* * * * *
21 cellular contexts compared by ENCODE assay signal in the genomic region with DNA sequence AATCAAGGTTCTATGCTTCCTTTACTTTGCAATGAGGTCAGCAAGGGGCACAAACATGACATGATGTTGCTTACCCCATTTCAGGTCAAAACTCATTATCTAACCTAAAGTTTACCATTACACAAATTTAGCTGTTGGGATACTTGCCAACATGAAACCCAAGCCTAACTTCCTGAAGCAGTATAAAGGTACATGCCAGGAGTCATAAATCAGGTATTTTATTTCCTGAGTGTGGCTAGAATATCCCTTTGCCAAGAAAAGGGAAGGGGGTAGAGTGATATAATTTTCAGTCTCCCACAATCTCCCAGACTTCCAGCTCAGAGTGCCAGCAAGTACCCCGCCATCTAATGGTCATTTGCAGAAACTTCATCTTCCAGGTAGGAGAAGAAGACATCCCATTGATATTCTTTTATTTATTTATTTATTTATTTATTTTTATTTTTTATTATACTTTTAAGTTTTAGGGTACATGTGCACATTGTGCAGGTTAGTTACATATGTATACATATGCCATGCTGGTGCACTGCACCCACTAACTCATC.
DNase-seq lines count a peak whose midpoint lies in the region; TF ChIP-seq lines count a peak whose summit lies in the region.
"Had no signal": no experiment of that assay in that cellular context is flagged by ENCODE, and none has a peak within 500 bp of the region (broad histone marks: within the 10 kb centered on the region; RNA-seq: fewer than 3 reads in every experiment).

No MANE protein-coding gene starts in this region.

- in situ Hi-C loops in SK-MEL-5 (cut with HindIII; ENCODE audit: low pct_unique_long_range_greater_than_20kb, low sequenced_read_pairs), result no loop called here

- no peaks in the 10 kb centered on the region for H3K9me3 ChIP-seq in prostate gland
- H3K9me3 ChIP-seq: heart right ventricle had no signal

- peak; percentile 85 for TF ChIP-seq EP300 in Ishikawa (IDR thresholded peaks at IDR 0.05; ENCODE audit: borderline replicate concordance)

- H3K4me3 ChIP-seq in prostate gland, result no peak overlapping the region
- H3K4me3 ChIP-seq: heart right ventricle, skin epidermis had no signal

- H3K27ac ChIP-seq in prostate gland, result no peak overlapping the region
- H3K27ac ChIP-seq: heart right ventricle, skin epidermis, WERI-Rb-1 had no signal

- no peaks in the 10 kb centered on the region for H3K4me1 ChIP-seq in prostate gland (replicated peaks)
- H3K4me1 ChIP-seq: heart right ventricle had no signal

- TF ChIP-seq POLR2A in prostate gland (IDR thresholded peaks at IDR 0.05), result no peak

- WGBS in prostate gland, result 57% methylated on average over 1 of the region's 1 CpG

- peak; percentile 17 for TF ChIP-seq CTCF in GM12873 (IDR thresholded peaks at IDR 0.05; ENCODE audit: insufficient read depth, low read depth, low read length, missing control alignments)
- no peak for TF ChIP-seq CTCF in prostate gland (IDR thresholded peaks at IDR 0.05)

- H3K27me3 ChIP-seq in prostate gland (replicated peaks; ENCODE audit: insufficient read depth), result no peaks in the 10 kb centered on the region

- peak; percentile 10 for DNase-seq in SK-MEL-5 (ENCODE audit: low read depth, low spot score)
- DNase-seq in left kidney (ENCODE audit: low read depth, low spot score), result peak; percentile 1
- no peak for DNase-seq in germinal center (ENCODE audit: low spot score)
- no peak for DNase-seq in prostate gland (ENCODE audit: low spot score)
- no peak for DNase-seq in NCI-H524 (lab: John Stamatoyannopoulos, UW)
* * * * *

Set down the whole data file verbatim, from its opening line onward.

21 cellular contexts compared by ENCODE assay signal in the genomic region with DNA sequence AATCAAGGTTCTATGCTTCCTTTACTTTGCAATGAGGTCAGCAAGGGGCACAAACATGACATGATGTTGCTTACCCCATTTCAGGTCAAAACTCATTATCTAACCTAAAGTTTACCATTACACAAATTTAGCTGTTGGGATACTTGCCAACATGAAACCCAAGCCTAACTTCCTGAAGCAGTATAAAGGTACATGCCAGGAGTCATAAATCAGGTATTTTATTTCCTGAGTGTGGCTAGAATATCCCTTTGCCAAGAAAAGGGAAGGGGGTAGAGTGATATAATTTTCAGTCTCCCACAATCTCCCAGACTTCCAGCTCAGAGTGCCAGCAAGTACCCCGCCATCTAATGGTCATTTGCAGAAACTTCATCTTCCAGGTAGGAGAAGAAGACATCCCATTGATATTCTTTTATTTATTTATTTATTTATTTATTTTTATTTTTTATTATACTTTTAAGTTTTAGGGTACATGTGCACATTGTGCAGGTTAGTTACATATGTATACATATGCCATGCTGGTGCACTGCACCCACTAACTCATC.
DNase-seq lines count a peak whose midpoint lies in the region; TF ChIP-seq lines count a peak whose summit lies in the region.
"Had no signal": no experiment of that assay in that cellular context is flagged by ENCODE, and none has a peak within 500 bp of the region (broad histone marks: within the 10 kb centered on the region; RNA-seq: fewer than 3 reads in every experiment).

No MANE protein-coding gene starts in this region.

- in situ Hi-C loops in SK-MEL-5 (cut with HindIII; ENCODE audit: low pct_unique_long_range_greater_than_20kb, low sequenced_read_pairs), result no loop called here

- no peaks in the 10 kb centered on the region for H3K9me3 ChIP-seq in prostate gland
- H3K9me3 ChIP-seq: heart right ventricle had no signal

- peak; percentile 85 for TF ChIP-seq EP300 in Ishikawa (IDR thresholded peaks at IDR 0.05; ENCODE audit: borderline replicate concordance)

- H3K4me3 ChIP-seq in prostate gland, result no peak overlapping the region
- H3K4me3 ChIP-seq: heart right ventricle, skin epidermis had no signal

- H3K27ac ChIP-seq in prostate gland, result no peak overlapping the region
- H3K27ac ChIP-seq: heart right ventricle, skin epidermis, WERI-Rb-1 had no signal

- no peaks in the 10 kb centered on the region for H3K4me1 ChIP-seq in prostate gland (replicated peaks)
- H3K4me1 ChIP-seq: heart right ventricle had no signal

- TF ChIP-seq POLR2A in prostate gland (IDR thresholded peaks at IDR 0.05), result no peak

- WGBS in prostate gland, result 57% methylated on average over 1 of the region's 1 CpG

- peak; percentile 17 for TF ChIP-seq CTCF in GM12873 (IDR thresholded peaks at IDR 0.05; ENCODE audit: insufficient read depth, low read depth, low read length, missing control alignments)
- no peak for TF ChIP-seq CTCF in prostate gland (IDR thresholded peaks at IDR 0.05)

- H3K27me3 ChIP-seq in prostate gland (replicated peaks; ENCODE audit: insufficient read depth), result no peaks in the 10 kb centered on the region

- peak; percentile 10 for DNase-seq in SK-MEL-5 (ENCODE audit: low read depth, low spot score)
- DNase-seq in left kidney (ENCODE audit: low read depth, low spot score), result peak; percentile 1
- no peak for DNase-seq in germinal center (ENCODE audit: low spot score)
- no peak for DNase-seq in prostate gland (ENCODE audit: low spot score)
- no peak for DNase-seq in NCI-H524 (lab: John Stamatoyannopoulos, UW)